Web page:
Over time I discovered that many other things could also trigger anxiety attacks.  My holistic approach to anxiety consisted of addressing many issues simultaneously and that’s usually the case for most people.

I soon learned I was chemically sensitive and had to give up hair spray and perfume, as well as all other personal care products that contained chemicals and fragrances.  Every time I put on my makeup or sprayed my hair with hairspray a panic attack would come on. I had to switch to natural and non-toxic cleaning alternatives found in health food stores as the chemical-based ones were also triggers.

A large glass of orange juice would also bring on anxiety, just as badly as a candy bar, because of the natural sugar content.  So I could no longer drink juice. Any food that is high in carbohydrates would bring back my anxiety, partially because it feeds candida and partially because it impacts blood sugar and neurotransmitters, and caffeine must be completely avoided or it sends me to the moon.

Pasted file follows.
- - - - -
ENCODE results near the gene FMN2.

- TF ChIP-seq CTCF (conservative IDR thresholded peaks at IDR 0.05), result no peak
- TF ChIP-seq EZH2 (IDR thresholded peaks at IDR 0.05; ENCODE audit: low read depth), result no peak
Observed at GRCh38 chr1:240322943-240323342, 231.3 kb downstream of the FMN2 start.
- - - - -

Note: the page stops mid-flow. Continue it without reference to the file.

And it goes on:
Exposure to herbicides or pesticides will bring back my anxiety attacks on an unbearable level and it takes a long time to recover from this.  Herbicides and pesticides are neurotoxins that disrupt the endocrine system and the nervous system and alters the function and production of neurotransmitters in the brain. Avoidance of herbicides and pesticides is essential to my being able to function. Pesticides and herbicides are another one of the most common causes of anxiety attacks for many people.

Foods that are high in natural phytoestrogens, like flaxseed or evening primrose oil, will also trigger my anxiety to extreme discomfort. This is because I am estrogen dominant – my body has too much estrogen.